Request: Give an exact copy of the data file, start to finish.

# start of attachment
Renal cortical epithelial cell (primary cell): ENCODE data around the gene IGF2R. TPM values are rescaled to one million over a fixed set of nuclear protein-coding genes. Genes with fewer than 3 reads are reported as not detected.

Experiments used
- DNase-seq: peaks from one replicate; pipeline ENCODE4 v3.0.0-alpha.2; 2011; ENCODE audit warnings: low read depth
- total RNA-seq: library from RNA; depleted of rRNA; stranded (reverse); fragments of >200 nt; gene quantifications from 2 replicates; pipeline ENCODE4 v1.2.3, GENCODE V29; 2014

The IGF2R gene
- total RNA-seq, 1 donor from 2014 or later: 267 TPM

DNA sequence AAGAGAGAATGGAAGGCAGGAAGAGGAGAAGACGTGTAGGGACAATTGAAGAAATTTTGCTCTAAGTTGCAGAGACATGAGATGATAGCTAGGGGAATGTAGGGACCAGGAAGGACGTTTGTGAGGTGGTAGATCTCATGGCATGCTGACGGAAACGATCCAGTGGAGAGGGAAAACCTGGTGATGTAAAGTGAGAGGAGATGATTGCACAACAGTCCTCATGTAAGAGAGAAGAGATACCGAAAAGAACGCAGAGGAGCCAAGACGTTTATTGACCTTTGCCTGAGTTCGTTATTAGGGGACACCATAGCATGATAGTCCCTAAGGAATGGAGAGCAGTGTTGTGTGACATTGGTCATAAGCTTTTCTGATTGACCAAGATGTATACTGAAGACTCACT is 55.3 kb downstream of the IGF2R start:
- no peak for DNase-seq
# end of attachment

Renal cortical epithelial cell (primary cell): ENCODE data around the gene IGF2R. TPM values are rescaled to one million over a fixed set of nuclear protein-coding genes. Genes with fewer than 3 reads are reported as not detected.

Experiments used
- DNase-seq: peaks from one replicate; pipeline ENCODE4 v3.0.0-alpha.2; 2011; ENCODE audit warnings: low read depth
- total RNA-seq: library from RNA; depleted of rRNA; stranded (reverse); fragments of >200 nt; gene quantifications from 2 replicates; pipeline ENCODE4 v1.2.3, GENCODE V29; 2014

The IGF2R gene
- total RNA-seq, 1 donor from 2014 or later: 267 TPM

DNA sequence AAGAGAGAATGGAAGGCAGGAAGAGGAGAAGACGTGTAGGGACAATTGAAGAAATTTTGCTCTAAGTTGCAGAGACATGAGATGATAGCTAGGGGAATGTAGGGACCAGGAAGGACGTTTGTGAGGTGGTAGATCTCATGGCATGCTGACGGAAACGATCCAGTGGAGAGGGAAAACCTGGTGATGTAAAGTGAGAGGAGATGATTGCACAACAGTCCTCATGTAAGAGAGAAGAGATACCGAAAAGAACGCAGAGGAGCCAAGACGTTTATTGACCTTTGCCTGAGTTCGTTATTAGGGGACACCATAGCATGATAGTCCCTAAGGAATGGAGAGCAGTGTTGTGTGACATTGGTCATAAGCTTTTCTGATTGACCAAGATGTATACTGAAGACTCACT is 55.3 kb downstream of the IGF2R start:
- no peak for DNase-seq